Don’t project your problems into the future

Oct 29th, 2017 | By | Category: 2017-2018, Lifestyles

By Dorian Grayson
Staff Writer

Have you ever gotten a project and stuffed the paper away, safe in the knowledge that you have plenty of time to complete it? Were you then surprised when you remembered the project a few days before it’s due and had to rush to complete it, devoting all of your time to it?

We’ve all been there. Smaller homework assignments are easy to quantify, since your task is clear and you just have to do it. Projects, on the other hand, are amorphous things that will confound your abilities to estimate your time. Luckily, there’s a way out.

To-do lists should be lists of tasks. Don’t just put your project on your to-do list. Not only does it go against the spirit of your to-do list, but it deludes you about how much work you have to do. Things like your Spanish assignment should take up one task, whereas projects should take up several lines to emphasize how much work it actually represents.

More important than that, is your preparation for the project. Generally, you’ll spend a class going over the project’s requirements, and when you leave that class you are both the most prepared to tackle the project and the least likely to do any work on it. What you need to do before anything else is make sure you start the project. If you take nothing else from this article, take this: start working on a project the day you get the assignment. Not only are you locking in your knowledge of the assignment, but you’re beginning a pattern of slow work on the project that will get it done over time with no cramming or stress.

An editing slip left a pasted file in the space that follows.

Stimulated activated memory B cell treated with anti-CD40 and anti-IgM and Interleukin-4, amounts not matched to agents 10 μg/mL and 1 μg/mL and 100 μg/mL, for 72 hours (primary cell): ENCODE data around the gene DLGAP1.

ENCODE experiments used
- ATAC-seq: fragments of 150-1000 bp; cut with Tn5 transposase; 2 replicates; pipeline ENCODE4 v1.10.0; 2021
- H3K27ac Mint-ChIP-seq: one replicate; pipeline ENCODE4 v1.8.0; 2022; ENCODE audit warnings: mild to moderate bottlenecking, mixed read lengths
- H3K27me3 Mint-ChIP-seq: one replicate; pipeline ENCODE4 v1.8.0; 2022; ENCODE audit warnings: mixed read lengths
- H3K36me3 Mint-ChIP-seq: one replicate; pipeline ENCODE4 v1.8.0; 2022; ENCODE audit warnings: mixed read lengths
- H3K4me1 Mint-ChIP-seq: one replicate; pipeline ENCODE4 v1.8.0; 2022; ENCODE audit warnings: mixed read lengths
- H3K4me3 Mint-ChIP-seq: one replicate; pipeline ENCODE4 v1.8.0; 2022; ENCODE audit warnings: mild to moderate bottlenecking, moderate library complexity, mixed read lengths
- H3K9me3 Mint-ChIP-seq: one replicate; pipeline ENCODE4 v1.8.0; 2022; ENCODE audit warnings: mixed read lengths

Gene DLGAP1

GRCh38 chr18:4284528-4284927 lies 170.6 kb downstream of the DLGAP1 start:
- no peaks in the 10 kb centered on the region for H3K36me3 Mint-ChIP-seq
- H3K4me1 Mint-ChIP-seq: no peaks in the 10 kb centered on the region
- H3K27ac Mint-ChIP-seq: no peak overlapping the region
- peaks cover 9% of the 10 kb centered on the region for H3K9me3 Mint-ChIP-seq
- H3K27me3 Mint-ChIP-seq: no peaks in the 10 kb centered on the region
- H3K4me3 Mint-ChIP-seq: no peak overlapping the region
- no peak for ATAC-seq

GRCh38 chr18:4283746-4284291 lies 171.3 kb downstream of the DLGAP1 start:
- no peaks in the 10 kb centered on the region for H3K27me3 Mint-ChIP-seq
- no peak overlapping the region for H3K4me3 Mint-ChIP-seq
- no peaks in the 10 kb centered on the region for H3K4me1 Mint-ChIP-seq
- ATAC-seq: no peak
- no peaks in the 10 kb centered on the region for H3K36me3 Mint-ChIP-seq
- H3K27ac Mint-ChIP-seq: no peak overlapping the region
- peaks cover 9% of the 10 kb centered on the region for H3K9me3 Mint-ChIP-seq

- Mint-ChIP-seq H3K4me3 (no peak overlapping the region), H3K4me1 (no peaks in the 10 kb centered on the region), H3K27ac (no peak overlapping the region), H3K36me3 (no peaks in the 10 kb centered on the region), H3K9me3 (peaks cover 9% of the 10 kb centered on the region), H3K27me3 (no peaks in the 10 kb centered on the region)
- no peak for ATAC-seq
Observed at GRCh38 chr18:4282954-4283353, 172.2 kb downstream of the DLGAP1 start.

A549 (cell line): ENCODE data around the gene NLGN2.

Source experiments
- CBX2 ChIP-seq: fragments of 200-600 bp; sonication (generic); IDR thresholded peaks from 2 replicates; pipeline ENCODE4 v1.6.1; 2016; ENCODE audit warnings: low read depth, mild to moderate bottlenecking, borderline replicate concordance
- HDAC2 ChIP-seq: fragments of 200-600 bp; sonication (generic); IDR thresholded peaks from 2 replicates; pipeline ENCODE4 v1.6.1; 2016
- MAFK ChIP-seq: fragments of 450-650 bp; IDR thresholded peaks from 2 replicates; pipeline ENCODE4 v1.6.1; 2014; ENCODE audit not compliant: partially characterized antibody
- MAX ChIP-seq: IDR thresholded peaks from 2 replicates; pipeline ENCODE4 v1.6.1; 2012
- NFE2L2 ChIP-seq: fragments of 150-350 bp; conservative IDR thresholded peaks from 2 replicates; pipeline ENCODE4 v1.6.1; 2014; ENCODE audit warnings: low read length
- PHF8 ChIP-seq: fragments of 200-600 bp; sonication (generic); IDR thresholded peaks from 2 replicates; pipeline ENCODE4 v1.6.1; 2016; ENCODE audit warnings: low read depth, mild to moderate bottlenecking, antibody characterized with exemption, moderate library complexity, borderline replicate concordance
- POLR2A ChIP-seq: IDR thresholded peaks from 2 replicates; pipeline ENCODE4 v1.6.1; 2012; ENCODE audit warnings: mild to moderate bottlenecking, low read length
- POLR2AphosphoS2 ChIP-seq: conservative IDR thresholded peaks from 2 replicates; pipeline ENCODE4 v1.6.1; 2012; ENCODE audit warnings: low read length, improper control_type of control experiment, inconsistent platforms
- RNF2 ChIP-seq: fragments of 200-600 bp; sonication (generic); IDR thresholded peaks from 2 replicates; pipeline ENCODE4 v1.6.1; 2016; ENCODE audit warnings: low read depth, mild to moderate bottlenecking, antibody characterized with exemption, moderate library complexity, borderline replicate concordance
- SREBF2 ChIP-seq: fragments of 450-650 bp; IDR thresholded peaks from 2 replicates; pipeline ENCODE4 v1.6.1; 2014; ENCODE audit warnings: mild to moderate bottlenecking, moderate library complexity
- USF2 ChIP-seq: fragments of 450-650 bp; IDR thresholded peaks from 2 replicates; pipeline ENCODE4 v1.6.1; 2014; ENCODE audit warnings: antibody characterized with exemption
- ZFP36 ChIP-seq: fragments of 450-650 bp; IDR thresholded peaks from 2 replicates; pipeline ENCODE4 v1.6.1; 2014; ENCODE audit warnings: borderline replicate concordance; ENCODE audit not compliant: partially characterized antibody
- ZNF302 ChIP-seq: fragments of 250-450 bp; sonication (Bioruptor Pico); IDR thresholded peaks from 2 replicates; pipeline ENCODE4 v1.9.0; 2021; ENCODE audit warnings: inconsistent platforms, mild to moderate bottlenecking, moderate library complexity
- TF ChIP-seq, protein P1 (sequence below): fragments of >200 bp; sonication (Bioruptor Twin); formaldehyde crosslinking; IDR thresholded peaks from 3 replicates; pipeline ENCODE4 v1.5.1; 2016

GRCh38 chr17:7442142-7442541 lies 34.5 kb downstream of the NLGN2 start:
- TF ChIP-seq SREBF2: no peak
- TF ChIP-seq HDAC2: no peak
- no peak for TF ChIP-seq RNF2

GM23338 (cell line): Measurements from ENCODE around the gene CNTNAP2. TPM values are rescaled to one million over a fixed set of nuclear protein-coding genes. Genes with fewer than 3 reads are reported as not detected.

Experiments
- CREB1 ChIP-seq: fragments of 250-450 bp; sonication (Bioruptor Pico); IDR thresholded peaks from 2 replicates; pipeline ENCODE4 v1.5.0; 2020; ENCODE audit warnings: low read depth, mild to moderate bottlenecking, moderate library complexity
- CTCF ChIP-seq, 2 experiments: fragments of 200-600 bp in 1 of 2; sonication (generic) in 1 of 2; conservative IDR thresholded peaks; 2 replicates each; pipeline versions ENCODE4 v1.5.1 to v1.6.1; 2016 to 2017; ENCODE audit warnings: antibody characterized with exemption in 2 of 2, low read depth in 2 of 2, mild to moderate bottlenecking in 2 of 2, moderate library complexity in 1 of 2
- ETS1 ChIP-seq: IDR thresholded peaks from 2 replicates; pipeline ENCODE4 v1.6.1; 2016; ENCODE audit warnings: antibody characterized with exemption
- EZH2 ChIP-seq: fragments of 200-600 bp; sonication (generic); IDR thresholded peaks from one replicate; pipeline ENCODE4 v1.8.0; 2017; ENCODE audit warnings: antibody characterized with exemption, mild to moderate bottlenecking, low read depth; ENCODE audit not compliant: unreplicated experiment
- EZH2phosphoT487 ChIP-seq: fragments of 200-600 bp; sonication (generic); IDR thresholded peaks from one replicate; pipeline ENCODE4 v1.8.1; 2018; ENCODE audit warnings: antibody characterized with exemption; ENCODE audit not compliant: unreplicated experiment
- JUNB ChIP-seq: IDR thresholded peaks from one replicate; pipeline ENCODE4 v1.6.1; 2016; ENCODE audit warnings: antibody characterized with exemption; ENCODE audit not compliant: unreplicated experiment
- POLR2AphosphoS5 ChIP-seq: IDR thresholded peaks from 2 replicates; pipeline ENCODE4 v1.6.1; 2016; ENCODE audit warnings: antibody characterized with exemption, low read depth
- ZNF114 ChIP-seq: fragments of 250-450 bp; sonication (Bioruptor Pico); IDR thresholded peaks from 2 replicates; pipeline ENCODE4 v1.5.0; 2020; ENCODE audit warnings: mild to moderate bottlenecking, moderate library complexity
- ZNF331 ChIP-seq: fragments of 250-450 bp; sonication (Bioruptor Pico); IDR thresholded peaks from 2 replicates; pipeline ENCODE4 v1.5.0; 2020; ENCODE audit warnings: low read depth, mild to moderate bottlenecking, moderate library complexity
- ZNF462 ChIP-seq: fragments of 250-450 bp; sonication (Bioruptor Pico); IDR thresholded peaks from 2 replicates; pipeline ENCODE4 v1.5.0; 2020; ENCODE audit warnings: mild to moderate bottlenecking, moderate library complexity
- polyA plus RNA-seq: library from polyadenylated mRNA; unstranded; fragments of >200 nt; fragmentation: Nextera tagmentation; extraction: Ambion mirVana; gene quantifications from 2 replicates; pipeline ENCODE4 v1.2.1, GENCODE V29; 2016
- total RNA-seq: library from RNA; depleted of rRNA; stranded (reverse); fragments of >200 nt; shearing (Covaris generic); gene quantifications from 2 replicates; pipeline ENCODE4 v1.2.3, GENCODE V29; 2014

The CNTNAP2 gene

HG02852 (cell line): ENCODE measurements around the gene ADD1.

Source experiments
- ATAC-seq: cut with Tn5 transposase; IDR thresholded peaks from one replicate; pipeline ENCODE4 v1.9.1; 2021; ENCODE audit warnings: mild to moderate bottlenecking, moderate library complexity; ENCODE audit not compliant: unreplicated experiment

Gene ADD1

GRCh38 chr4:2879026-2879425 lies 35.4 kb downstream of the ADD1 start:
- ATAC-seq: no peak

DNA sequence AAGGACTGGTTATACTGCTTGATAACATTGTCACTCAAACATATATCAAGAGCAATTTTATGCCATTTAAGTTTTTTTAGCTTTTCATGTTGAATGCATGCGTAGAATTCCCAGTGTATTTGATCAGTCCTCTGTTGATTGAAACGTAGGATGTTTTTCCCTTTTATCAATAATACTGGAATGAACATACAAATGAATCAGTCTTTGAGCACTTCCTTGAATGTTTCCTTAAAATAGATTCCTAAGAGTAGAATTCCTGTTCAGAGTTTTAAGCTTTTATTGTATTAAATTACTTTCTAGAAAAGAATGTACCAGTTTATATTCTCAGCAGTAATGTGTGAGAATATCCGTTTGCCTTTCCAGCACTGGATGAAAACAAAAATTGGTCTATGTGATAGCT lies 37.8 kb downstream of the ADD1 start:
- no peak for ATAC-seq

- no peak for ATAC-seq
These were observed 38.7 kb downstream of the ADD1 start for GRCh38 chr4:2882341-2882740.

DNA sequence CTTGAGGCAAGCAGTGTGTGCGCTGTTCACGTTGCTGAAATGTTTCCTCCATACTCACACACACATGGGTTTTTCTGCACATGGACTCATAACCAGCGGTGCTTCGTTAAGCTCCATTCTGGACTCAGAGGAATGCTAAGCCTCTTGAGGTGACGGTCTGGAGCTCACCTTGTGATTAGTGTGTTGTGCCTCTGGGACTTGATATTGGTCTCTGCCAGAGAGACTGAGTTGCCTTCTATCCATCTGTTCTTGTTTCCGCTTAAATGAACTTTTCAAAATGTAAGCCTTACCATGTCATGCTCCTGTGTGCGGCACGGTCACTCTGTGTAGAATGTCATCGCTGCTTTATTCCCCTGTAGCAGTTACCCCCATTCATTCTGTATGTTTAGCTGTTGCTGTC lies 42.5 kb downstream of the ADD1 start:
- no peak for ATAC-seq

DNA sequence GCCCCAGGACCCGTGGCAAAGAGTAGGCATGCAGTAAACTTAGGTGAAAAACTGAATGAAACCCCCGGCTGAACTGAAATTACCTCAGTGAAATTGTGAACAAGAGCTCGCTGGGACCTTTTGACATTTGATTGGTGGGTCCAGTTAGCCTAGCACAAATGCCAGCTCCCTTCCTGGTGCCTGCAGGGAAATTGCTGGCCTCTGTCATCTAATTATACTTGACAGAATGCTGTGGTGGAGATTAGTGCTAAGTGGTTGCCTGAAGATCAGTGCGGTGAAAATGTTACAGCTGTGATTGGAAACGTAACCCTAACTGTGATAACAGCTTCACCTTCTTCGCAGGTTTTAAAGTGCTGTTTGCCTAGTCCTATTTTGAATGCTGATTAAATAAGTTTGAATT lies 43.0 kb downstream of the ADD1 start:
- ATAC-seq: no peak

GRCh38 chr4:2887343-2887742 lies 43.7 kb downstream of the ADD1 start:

Here is a good rule of thumb: as soon as possible after the class when you go over the project, sit down and outline each task that is necessary to bring the project from nothing to completion. These tasks should be individual actions that take less than one hour but more than two minutes. This list of actions forms the flowchart that takes you to a finished project. Work backwards from the due date and space out the tasks you need to do so that you will be done, comfortably, within time. From there, if you have time that day, you can do the first action. It is very important to address projects slowly over time, because consistent work will always let you be less stressed.

Your to-do list is a sacred place that inevitably tends towards entropy. You will underestimate the amount of work a project requires if you don’t break it down into tasks. You will forget the project if you don’t reinforce it into your mind. You will procrastinate if you don’t work on the project consistently. You might fail if you try to do the whole project the night before.

It is crucial that, with all you have going on, you use your time efficiently and keep organized. By breaking down projects like this, you will ensure you never feel swamped from the work and instead better incorporate it into your daily schedule. Good luck!

 

dgrayson@willamette.edu

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